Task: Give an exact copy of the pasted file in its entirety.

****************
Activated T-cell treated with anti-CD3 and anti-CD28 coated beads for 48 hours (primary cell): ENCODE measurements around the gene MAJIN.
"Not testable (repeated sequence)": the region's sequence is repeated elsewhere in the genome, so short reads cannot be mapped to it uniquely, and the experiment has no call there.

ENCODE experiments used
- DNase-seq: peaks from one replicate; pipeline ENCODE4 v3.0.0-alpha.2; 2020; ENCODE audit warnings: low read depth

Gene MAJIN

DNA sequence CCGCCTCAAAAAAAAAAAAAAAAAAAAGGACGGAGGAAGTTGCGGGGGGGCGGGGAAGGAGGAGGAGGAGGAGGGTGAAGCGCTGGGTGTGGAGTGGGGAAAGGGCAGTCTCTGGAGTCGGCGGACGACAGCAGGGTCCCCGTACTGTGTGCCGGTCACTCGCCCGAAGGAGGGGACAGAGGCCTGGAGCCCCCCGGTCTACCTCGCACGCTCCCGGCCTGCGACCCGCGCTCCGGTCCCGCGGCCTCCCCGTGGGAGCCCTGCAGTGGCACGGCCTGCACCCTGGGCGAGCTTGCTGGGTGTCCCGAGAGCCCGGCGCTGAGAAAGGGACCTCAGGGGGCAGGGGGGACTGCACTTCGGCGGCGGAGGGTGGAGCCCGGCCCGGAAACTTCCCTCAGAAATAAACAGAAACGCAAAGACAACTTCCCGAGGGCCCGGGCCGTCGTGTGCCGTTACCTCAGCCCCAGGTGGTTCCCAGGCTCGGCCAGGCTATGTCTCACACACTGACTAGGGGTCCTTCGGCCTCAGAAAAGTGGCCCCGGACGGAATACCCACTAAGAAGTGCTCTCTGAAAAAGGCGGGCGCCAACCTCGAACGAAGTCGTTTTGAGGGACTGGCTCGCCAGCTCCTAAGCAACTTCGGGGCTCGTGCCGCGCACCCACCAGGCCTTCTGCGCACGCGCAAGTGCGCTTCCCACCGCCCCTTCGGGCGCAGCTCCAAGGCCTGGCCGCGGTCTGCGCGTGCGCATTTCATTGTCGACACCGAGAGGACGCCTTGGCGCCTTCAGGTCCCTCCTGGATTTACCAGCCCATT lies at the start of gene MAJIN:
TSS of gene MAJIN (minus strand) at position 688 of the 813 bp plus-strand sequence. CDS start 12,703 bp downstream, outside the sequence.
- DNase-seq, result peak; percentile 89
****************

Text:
Activated T-cell treated with anti-CD3 and anti-CD28 coated beads for 48 hours (primary cell): ENCODE measurements around the gene MAJIN.
"Not testable (repeated sequence)": the region's sequence is repeated elsewhere in the genome, so short reads cannot be mapped to it uniquely, and the experiment has no call there.

ENCODE experiments used
- DNase-seq: peaks from one replicate; pipeline ENCODE4 v3.0.0-alpha.2; 2020; ENCODE audit warnings: low read depth

Gene MAJIN

DNA sequence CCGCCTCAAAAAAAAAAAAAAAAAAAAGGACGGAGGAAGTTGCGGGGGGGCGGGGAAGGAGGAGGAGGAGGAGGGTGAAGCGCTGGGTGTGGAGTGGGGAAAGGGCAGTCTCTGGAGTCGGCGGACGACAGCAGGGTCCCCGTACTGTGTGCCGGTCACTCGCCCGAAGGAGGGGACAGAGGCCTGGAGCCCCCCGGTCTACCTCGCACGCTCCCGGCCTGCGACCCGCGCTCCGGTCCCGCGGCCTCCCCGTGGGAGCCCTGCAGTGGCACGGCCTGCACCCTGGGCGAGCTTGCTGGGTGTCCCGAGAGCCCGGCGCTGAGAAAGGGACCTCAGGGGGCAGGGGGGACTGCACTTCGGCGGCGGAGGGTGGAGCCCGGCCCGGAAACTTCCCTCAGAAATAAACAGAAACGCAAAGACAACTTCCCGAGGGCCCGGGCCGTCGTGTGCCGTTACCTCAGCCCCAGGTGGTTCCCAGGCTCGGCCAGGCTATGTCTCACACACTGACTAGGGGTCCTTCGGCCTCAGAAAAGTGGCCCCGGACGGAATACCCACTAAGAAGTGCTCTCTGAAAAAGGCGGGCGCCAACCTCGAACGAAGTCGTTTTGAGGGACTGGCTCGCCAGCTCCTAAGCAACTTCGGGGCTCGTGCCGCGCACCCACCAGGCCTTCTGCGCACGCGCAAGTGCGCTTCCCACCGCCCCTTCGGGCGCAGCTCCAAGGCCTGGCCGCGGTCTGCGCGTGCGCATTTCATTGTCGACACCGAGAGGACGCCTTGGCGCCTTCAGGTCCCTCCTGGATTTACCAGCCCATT lies at the start of gene MAJIN:
TSS of gene MAJIN (minus strand) at position 688 of the 813 bp plus-strand sequence. CDS start 12,703 bp downstream, outside the sequence.
- DNase-seq, result peak; percentile 89